So I’ve written it a letter. Not a very formal one. But still, letters have a formality, I guess, like book launches.
I loved you heartily, and made you a little in my image, and what flaws you have you may set at my feet.
Please don’t be bitter.
I hope you find your readers, and that they find you, and that you get to hang out and do stuff.
I also hope that you send me the occasional picture. I know that you don’t like selfies all that much, and you contain the odd hard word about social media, but I would appreciate it if you indulged me. I am fond of pictures from buses, or of cranes (mechanical or animal), and the odd cityscape, and I don’t mind artfully framed shots of beer … or the other alcohols.
So, farewell, dear book.
I will miss you.
But I guess we’re both a little sick of each other.
And yes, I will be seeing other books. But you will be seeing other readers (some of whom might write sternly in your margins).
Look after yourself. Go and be read and delighted in, and despised and all the things that books endure because they are much harder and sleeker than their writers and they can handle it.
Dear book, I loved you, really, unambiguously, and without irony. Think of me sometimes.
Most people don’t like to think of themselves as vain. Not really.
But when half your face stops moving and just sits there slack over the bones, and your right eye won’t close – and you’ve had forty years of everything working fine – its lack hits you.
And you realise how vain you are.
It’s your face, but it isn’t any more.
It’s not just how you look, but how you sound. Your words slur (two and a half years later they still do when I am tired). And it’s not just how you sound but how you feel. Bell’s is painful: and it’s a constant pain. There’s a knot of pain behind your ear – where the nerve that controls that half of your face has been killed – your eye burns because it can’t produce tears. And then all the tendons and muscles ache on that side of your face, and, in my case, your teeth ache too. Half your face becomes dominant, and the muscles twist and pull to accommodate that. You stop smiling because it feels weird and looks weirder. (I still hate getting my picture taken because people inevitably ask you to smile and you end up looking all crooked.) And you cry when you eat – that one never seems to go, I go through a lot of napkins.
Seriously, there are so many things that are far, far worse than Bells (a stroke for instance). But it hits you all at once. And it takes a long time to recover and it never quite does (I still feel pain in that side, the vision of my right eye is slightly impaired, and my bite’s all over the place). It messes with your head.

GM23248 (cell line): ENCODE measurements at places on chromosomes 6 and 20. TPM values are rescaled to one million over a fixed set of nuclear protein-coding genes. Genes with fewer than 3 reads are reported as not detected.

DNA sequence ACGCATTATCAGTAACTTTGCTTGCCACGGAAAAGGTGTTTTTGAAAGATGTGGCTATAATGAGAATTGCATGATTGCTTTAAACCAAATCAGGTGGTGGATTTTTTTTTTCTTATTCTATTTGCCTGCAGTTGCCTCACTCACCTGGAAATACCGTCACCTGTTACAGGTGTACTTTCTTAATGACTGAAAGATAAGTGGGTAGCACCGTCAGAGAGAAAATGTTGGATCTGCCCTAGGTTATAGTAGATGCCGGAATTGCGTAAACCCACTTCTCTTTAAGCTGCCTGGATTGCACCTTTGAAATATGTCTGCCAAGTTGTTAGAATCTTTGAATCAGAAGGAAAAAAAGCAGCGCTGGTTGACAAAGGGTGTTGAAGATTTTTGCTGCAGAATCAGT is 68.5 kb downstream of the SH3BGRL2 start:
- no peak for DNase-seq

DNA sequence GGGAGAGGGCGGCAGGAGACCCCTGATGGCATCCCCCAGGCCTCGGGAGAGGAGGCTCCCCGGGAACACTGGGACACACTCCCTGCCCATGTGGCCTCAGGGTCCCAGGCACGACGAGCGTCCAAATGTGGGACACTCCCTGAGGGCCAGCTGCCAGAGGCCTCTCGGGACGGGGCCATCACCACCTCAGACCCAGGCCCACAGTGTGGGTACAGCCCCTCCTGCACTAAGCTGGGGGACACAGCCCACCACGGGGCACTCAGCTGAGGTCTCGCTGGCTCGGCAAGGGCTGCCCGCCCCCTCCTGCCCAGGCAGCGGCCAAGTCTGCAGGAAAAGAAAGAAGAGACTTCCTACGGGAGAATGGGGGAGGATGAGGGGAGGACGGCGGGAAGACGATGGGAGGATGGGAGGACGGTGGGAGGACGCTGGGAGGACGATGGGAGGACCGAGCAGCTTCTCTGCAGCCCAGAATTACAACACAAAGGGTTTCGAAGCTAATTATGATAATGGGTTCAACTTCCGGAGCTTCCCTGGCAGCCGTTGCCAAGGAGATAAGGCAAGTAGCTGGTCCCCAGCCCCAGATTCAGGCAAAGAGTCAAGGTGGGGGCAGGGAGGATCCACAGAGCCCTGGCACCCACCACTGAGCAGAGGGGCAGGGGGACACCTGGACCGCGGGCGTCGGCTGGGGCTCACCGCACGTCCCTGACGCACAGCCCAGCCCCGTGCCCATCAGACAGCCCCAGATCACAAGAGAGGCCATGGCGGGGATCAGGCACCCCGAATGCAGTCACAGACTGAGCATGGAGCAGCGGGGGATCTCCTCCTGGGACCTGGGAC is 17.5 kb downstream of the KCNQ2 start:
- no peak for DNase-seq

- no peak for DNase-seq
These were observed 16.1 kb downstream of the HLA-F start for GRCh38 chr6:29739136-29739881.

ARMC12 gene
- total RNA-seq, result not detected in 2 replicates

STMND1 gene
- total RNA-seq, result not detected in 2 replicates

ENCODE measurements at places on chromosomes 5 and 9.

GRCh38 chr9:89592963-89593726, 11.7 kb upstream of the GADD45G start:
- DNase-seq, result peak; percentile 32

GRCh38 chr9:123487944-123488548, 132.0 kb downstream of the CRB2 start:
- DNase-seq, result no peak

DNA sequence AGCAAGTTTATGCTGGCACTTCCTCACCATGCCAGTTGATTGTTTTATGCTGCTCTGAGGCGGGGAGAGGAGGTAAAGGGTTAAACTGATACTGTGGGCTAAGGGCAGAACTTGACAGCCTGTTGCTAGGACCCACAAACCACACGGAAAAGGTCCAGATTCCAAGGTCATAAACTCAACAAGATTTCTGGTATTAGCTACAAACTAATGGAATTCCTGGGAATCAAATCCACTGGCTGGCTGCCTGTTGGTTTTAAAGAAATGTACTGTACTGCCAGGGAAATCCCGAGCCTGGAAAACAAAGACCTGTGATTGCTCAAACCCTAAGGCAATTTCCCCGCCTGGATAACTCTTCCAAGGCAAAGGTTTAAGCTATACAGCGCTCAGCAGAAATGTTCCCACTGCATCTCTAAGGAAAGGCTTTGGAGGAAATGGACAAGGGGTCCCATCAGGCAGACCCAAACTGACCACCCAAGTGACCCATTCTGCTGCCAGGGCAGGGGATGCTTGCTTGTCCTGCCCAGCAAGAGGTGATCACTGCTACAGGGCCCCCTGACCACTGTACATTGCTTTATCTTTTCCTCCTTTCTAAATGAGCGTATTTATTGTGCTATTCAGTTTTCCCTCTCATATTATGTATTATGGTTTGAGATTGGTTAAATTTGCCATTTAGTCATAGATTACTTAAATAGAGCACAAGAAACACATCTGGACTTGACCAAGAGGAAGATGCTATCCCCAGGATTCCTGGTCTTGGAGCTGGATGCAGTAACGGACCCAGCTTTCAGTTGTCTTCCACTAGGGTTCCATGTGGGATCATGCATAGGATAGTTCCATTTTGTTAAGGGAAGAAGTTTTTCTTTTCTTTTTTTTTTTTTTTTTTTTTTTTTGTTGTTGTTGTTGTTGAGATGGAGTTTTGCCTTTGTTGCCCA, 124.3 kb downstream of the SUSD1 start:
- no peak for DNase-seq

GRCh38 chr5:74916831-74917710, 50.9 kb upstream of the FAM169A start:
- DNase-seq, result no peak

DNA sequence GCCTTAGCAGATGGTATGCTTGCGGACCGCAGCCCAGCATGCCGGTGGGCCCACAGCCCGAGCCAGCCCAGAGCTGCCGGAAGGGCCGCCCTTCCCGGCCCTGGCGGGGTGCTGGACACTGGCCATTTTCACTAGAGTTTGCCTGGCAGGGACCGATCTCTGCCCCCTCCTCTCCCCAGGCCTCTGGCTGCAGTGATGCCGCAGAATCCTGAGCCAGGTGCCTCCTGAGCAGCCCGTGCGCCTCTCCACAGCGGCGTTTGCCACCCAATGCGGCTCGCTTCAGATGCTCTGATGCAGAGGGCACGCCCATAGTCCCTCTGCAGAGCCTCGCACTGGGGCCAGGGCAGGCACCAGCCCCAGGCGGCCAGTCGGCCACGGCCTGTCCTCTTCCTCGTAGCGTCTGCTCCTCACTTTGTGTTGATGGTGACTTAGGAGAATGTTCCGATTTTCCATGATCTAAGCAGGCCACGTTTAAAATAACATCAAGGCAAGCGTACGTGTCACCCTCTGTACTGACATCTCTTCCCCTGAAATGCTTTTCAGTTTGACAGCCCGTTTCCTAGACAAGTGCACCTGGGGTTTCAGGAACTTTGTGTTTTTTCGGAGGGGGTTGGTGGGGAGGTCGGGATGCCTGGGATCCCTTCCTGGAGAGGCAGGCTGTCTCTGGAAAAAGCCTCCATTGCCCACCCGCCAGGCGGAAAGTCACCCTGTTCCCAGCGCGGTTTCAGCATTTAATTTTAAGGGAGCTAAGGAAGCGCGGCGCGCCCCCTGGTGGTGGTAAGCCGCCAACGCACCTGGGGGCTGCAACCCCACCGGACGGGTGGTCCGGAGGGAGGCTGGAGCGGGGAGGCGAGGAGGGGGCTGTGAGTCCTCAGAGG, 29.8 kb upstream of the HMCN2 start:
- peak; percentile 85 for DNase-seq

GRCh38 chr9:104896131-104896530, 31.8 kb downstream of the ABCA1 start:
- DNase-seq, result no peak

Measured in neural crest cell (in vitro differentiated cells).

I was back at work the day after it happened. And I was kind of OK with it until I could see the worry in my friends’ and customers’ faces (It doesn’t help that it is impossible to pronounce Bell’s Palsy when you have it, and everyone wants to know what’s wrong). Several times I quietly walked into the staff storeroom and cried. I had a bad case it was pretty obvious within a week that I was going to be stuck with this for some time.
But there was nothing to do but get on with it. Other than my face I was hale and hearty. The semester started a few weeks later and I was lecturing and tutoring (well, mumbling. Oh my poor students! I don’t know if they could understand a word) on novel writing. And, more importantly, I was writing Day Boy.
And here’s the thing – writing that novel, finishing that novel was such a glorious escape. My face may have been all over the place, but I still had my fingers, and a book that I could fall into.
That year was an exhausting one for so many reasons – I wasn’t the only one who got sick, but that’s not my story to tell. But it was a wild and wonderful year too. I learned a lot about myself, and my limits, and the comfort of words.
And I learned about friendship too, and love – well, was reminded of it. And we always need to be reminded of the primacy of those things in everything we do. I wrote Day Boy because of the people around me, not in spite of them. And you can see their names in the acknowledgements of the book. This book wouldn’t have been written without Diana – who went through her own kind of hell, that year, but, again, not my story – and my dearest friends and workmates.
I finished the first draft on Day Boy in April. Sophie Hamley sold it to Text Publishing in August, and here nearly two years afterwards I’m holding the book in my hand. There was a good deal of slog between then and now – Mandy Brett is a fabulous and patient editor (who’d probably tighten up this post considerably, but here you have me: warts, errant commas, and all).
I don’t know how Day Boy’s going to go. I don’t know if people are going to like it.
It’s a book that exists because of success and failure. I wrote Day Boy like every author* writes a book, while they are living and working and experiencing all the exhaustion, agony and delight that their life provides. There was nothing inevitable about it. There never really is.
*every author lucky enough to have the space and time to do so. Not everyone has those things: not even close.